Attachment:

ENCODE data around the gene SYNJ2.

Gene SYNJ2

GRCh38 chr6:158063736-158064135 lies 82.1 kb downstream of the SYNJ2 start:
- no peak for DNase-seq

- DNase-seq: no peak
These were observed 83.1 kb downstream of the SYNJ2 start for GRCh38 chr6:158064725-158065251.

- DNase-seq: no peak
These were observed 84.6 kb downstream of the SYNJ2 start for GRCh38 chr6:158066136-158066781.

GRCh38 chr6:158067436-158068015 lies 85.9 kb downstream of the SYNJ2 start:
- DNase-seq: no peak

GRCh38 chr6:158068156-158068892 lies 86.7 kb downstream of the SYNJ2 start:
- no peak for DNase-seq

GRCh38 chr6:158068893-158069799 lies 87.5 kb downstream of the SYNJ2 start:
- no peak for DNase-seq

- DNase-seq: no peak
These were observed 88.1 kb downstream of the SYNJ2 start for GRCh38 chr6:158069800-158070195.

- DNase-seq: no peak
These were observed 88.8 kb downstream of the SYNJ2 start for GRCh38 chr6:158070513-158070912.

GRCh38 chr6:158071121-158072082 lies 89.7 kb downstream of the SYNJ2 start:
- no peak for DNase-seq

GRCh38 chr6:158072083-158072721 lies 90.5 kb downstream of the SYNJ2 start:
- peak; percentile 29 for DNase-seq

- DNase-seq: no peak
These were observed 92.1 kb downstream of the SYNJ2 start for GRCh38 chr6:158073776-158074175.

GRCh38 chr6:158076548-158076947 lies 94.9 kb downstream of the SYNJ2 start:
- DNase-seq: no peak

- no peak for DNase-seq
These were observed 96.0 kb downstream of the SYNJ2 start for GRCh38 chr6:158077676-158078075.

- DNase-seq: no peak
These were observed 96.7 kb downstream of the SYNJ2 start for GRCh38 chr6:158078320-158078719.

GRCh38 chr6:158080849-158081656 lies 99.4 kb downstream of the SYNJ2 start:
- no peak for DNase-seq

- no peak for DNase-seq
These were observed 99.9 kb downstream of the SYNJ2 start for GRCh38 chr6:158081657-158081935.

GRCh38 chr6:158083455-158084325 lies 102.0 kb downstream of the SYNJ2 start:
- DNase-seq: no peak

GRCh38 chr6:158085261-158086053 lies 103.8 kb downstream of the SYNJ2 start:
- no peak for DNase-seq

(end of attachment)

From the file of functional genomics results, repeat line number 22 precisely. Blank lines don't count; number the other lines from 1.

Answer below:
- peak; percentile 29 for DNase-seq